Day 2.

Why martinstrees? To know me at all is to know that I live, breathe and speak trees. While much of my work on a daily basis is cutting trees down- -whether in the forest to help with forest health and meet our needs for lumber & paper, or in town near houses, power lines and poodles. But I see trees as much more than how I earn money to feed my family or lumber that will become someone’s kitchen cabinets. I am in awe of them: their beauty, their strength, why they grow where they grow, their shape or architecture. I like to share that with other people, tooi phone 6 2013 119

Scotch pine in Indiana. Sculpted by the weather. Silhouetted against the setting sun.

3 thoughts on “Day 2.

  1. sparkyjen

    Wow! I live in the state of Indiana, so this post caught my attention. I also live out in the country. Every house in my neighborhood has trees on the property. I often stand in the bay window and look at our trees. Frankly, I couldn’t imagine losing one. They so belong here, and are beautiful all year round. Sadly, a few do fall askew, and must be cut into pieces. They aren’t wasted though. They used to warm and admire!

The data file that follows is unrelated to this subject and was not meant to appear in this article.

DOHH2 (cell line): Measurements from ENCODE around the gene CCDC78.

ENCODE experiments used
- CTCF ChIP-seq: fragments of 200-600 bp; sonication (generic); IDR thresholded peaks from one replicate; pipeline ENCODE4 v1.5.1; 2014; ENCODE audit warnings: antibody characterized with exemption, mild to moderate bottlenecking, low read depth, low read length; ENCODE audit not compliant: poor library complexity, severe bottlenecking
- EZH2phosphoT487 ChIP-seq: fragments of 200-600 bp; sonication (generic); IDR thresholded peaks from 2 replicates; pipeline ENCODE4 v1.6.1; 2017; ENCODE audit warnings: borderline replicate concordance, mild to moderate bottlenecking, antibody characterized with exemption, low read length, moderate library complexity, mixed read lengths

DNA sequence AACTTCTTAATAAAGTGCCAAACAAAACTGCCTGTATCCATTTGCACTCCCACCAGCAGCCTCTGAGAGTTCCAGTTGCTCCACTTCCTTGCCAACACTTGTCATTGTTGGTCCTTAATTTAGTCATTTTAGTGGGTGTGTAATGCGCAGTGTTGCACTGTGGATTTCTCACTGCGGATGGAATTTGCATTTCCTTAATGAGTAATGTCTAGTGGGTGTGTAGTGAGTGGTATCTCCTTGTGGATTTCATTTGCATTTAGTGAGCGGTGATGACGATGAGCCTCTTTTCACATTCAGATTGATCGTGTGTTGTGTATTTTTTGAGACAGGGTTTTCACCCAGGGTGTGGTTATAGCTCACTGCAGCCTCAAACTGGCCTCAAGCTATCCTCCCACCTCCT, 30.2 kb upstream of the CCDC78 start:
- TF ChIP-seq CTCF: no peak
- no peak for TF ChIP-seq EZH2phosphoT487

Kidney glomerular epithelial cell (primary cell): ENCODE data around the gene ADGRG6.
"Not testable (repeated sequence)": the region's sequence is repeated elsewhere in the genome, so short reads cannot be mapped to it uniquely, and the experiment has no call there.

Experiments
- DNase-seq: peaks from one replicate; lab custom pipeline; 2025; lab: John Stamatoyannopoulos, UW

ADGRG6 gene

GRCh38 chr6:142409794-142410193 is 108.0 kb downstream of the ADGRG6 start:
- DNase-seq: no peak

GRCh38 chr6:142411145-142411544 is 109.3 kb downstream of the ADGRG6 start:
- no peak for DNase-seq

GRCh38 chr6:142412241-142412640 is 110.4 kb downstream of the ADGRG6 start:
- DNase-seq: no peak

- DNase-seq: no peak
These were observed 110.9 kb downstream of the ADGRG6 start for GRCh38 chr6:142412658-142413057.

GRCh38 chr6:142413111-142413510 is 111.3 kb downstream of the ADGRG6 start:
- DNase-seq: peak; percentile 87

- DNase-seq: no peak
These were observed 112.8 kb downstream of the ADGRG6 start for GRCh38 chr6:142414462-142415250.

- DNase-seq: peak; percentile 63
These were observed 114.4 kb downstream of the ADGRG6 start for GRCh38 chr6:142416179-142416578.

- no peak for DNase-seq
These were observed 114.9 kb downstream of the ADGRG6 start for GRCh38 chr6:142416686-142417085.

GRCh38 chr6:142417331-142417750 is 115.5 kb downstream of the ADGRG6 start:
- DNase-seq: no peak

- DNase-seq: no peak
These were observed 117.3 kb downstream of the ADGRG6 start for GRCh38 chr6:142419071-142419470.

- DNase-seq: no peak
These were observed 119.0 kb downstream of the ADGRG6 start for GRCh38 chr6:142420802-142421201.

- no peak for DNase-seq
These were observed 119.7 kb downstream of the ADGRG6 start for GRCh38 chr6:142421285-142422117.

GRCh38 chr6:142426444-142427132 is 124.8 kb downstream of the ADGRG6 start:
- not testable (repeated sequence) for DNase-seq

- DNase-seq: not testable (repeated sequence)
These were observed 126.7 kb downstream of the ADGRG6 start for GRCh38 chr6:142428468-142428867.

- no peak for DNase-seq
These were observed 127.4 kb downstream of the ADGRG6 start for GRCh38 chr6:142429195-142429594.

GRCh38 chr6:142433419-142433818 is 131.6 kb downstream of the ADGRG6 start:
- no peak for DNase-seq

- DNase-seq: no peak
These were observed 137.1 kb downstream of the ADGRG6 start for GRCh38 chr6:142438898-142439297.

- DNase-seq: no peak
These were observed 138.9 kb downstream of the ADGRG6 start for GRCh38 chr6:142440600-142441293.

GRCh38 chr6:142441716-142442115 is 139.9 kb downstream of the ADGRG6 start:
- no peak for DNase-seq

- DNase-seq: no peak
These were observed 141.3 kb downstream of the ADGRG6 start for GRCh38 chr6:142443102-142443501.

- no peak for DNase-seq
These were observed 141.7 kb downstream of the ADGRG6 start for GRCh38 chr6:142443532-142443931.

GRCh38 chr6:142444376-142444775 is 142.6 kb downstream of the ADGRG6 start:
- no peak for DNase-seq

1. martinmelville Post author

      Thanks for taking the time to comment, Jen.
      Often people call me up & say “I want to get rid of this ugly old tree. Isn’t it ugly?” I’ve come to believe that there may be trees which are (for our purposes) in the wrong place, often what we call ugly would be character if we were talking about a person. I have an essay called “On Willow Trees.” I’ll see if I can find it & post it.


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